The risk of river flooding is expected to increase with climate change and socioeconomic development, and therefore additional protection measures are required to reduce the potential for increased flood damage. While studies have investigated the effectiveness of adaptation measures to reduce flood risks, none has evaluated residual flood damage (RFD), which reflects the projected increase in damage under intensive adaptation. Here we evaluate RFD under several adaptation objectives using an inundation model incorporating damage estimates and a cost–benefit analysis, and estimate that China, India and Latin American countries can achieve higher levels of flood protection that will reduce RFD even under extreme scenarios. However, a high RFD (exceeding 0.1% of subnational administrative gross domestic product) remains, especially in eastern China, northern India and central Africa. RFD could be reduced with shorter construction periods or lower adaptation costs, implying the need for immediate and appropriate adaptation actions, including enhanced financial support for high-risk regions.
This is a preview of subscription content, access via your institution
Open Access articles citing this article.
Communications Earth & Environment Open Access 23 October 2023
Natural Hazards Open Access 23 July 2023
Nature Climate Change Open Access 06 February 2023
Access Nature and 54 other Nature Portfolio journals
Get Nature+, our best-value online-access subscription
$29.99 / 30 days
cancel any time
Subscribe to this journal
Receive 12 print issues and online access
$209.00 per year
only $17.42 per issue
Rent or buy this article
Prices vary by article type
Prices may be subject to local taxes which are calculated during checkout
Data generated and analysed during this study are available for research purposes at http://www.db.shibaura-it.ac.jp/~hirabayashi/research/Tanoue2021NCC. The S14 forcing dataset is from https://h08.nies.go.jp/s14/. The MATSIRO is downloadable from a password-protected CVS repository held by The University of Tokyo on request. The CaMa-Flood is from http://hydro.iis.u-tokyo.ac.jp/~yamadai/cama-flood/. The GRUPM population distribution and national mask are from https://sedac.ciesin.columbia.edu/data/collection/grump-v1. The future GDP per capita are from https://secure.iiasa.ac.at/web-apps/ene/SspDb/dsd?Action=htmlpage&page=welcome. Additional datasets used for the modelling are available from the corresponding author upon request.
The code used for the modelling framework is available at http://www.db.shibaura-it.ac.jp/~hirabayashi/research/Tanoue2021NCC.
Arnell, N. W. & Lloyd-Hughes, B. The global-scale impacts of climate change on water resources and flooding under new climate and socio-economic scenarios. Clim. Change 122, 127–140 (2013).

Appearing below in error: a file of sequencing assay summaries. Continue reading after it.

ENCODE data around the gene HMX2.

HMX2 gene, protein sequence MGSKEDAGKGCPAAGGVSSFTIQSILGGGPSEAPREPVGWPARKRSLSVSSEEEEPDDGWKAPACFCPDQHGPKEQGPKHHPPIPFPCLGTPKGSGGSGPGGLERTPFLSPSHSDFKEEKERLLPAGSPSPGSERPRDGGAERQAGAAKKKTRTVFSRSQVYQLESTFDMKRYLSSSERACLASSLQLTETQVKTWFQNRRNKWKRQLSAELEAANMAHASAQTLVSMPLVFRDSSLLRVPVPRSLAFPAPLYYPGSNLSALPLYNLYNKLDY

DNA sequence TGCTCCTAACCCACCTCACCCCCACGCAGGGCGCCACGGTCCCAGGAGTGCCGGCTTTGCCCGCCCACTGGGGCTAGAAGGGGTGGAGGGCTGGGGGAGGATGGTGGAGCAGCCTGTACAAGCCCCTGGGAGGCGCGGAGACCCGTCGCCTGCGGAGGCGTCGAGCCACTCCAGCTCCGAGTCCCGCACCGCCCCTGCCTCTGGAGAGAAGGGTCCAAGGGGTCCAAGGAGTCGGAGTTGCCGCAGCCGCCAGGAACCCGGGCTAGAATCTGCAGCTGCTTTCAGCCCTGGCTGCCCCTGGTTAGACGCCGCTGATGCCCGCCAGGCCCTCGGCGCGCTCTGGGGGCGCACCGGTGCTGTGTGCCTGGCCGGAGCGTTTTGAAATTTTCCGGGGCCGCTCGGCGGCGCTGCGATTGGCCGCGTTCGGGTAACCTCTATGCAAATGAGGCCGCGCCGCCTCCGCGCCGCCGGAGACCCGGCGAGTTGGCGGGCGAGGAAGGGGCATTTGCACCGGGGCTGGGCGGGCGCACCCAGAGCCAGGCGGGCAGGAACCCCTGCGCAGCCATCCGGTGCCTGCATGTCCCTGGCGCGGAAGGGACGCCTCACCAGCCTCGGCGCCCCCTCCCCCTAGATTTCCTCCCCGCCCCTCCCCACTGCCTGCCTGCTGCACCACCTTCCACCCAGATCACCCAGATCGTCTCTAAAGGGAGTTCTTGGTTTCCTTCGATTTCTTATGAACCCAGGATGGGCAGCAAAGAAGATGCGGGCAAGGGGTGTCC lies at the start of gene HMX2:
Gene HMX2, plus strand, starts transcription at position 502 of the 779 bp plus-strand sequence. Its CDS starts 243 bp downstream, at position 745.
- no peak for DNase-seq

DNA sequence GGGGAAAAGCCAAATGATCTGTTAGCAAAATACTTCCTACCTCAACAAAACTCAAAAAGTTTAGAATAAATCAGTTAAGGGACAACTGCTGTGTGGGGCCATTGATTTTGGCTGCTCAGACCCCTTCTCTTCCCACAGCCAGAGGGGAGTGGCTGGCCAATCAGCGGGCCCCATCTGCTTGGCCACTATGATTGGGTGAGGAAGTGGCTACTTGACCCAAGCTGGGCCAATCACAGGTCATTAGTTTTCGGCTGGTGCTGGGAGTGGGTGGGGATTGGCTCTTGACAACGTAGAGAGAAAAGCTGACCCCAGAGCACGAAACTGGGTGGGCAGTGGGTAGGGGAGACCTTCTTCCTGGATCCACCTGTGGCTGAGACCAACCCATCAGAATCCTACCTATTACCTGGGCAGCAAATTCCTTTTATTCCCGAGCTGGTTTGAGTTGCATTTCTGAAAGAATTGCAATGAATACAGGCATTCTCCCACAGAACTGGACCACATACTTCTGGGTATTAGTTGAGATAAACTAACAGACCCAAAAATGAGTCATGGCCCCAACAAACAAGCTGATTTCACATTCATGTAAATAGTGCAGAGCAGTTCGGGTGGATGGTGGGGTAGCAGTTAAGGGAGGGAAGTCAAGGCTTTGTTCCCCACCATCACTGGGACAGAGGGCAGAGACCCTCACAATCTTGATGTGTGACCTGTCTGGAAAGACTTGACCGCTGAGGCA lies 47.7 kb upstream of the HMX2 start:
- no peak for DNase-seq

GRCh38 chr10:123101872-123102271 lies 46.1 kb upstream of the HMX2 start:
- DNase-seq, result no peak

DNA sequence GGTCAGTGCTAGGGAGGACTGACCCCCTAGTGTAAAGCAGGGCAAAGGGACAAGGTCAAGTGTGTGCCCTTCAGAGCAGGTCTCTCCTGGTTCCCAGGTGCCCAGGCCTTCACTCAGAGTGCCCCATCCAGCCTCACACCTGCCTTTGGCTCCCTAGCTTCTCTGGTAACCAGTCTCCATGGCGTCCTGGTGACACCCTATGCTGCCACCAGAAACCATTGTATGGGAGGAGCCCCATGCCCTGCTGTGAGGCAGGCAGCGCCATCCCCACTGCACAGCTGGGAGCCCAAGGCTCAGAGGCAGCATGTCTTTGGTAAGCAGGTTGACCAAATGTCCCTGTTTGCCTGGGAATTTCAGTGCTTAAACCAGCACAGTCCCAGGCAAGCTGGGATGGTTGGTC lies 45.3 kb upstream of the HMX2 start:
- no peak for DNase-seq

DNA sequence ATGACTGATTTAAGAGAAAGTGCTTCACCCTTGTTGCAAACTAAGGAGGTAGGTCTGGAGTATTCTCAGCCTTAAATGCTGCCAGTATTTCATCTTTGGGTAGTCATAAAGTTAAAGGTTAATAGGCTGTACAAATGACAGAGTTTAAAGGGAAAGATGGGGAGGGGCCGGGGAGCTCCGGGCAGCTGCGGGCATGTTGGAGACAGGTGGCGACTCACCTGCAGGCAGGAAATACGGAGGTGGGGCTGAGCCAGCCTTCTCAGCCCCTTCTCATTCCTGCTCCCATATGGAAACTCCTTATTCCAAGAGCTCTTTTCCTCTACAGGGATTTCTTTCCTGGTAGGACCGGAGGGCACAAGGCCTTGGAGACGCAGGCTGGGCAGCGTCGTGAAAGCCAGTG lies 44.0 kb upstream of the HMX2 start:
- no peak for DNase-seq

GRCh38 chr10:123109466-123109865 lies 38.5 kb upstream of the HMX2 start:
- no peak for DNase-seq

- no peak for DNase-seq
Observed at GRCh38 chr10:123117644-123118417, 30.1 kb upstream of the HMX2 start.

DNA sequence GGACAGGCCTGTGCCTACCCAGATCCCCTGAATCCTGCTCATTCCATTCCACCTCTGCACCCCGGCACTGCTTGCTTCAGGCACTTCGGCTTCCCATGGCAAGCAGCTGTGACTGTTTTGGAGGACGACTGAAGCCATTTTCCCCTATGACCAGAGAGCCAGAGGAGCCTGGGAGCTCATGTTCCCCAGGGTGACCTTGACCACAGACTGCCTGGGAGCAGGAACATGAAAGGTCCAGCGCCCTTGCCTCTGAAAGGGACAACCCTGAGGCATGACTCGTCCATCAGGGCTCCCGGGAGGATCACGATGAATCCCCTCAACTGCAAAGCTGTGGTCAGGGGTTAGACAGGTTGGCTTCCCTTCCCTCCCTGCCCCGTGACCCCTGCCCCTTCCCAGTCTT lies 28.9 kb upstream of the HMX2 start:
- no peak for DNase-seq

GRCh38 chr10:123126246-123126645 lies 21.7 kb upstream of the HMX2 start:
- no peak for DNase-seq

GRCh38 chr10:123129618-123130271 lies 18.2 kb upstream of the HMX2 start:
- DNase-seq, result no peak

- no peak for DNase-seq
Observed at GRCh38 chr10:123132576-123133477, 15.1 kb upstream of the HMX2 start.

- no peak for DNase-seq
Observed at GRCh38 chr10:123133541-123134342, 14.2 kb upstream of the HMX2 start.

Hirabayashi, Y. et al. Global flood risk under climate change. Nat. Clim. Change 3, 816–821 (2013).
Winsemius, H. C. et al. Global drivers of future river flood risk. Nat. Clim. Change 6, 381–385 (2015).
Alfieri, L. et al. Global projections of river flood risk in a warmer world. Earth’s Future 5, 171–182 (2017).
Alfieri, L., Dottori, F., Betts, R., Salamon, P. & Feyen, L. Multi-model projections of river flood risk in Europe under global warming. Climate 6, https://doi.org/10.3390/cli6010006 (2018)
Kinoshita, Y., Tanoue, M., Watanabe, S. & Hirabayashi, Y. Quantifying the effect of autonomous adaptation to global river flood projections: application to future flood risk assessments. Environ. Res. Lett. 13, https://doi.org/10.1088/1748-9326/aa9401 (2018)
Jongman, B. et al. Increasing stress on disaster-risk finance due to large floods. Nat. Clim. Change 4, 264–268 (2014).
Ward, P. J. et al. A global framework for future costs and benefits of river-flood protection in urban areas. Nat. Clim. Change 7, 642–646 (2017).
Scussolini, P. et al. FLOPROS: an evolving global database of flood protection standards. Nat. Hazards Earth Syst. Sci. 16, 1049–1061 (2016).
Kind, J. M. Economically efficient flood protection standards for the Netherlands. J. Flood Risk Manag. 7, 103–117 (2014).
Hirabayashi, Y., Tanoue, M., Sasaki, O., Zhou, X. & Yamazaki, D. Global exposure to flooding from the new CMIP6 climate model projections. Sci. Rep. 11, 3740 (2021).
Tanoue, M. et al. Estimation of direct and indirect economic losses caused by a flood with long-lasting inundation: application to the 2011 Thailand flood. Water Resour. Res. 56, https://doi.org/10.1029/2019wr026092 (2020)
Ciscar, J. C. et al. Physical and economic consequences of climate change in Europe. Proc. Natl Acad. Sci. USA 108, 2678–2683 (2011).